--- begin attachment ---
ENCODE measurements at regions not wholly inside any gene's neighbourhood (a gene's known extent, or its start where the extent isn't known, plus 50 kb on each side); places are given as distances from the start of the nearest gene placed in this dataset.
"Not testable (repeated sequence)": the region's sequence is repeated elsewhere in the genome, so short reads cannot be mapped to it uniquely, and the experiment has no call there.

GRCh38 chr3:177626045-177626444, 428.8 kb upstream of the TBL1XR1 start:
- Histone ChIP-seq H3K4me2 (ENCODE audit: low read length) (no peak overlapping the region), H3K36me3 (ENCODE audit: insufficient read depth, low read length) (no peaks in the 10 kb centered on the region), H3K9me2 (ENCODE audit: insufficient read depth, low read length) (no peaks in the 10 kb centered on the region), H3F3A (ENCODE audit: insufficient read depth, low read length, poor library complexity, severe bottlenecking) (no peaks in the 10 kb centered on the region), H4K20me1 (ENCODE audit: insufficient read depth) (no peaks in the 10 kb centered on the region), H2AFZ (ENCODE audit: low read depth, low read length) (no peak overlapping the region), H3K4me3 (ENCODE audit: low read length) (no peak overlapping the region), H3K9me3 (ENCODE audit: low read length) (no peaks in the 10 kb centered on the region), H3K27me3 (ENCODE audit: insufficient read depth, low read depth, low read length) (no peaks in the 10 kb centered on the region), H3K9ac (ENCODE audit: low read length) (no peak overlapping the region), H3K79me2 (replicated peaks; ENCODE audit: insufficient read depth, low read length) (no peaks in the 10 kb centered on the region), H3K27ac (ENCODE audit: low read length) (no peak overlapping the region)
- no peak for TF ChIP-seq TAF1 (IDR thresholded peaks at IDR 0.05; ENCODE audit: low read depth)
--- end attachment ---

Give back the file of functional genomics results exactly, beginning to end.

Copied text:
ENCODE measurements at regions not wholly inside any gene's neighbourhood (a gene's known extent, or its start where the extent isn't known, plus 50 kb on each side); places are given as distances from the start of the nearest gene placed in this dataset.
"Not testable (repeated sequence)": the region's sequence is repeated elsewhere in the genome, so short reads cannot be mapped to it uniquely, and the experiment has no call there.

GRCh38 chr3:177626045-177626444, 428.8 kb upstream of the TBL1XR1 start:
- Histone ChIP-seq H3K4me2 (ENCODE audit: low read length) (no peak overlapping the region), H3K36me3 (ENCODE audit: insufficient read depth, low read length) (no peaks in the 10 kb centered on the region), H3K9me2 (ENCODE audit: insufficient read depth, low read length) (no peaks in the 10 kb centered on the region), H3F3A (ENCODE audit: insufficient read depth, low read length, poor library complexity, severe bottlenecking) (no peaks in the 10 kb centered on the region), H4K20me1 (ENCODE audit: insufficient read depth) (no peaks in the 10 kb centered on the region), H2AFZ (ENCODE audit: low read depth, low read length) (no peak overlapping the region), H3K4me3 (ENCODE audit: low read length) (no peak overlapping the region), H3K9me3 (ENCODE audit: low read length) (no peaks in the 10 kb centered on the region), H3K27me3 (ENCODE audit: insufficient read depth, low read depth, low read length) (no peaks in the 10 kb centered on the region), H3K9ac (ENCODE audit: low read length) (no peak overlapping the region), H3K79me2 (replicated peaks; ENCODE audit: insufficient read depth, low read length) (no peaks in the 10 kb centered on the region), H3K27ac (ENCODE audit: low read length) (no peak overlapping the region)
- no peak for TF ChIP-seq TAF1 (IDR thresholded peaks at IDR 0.05; ENCODE audit: low read depth)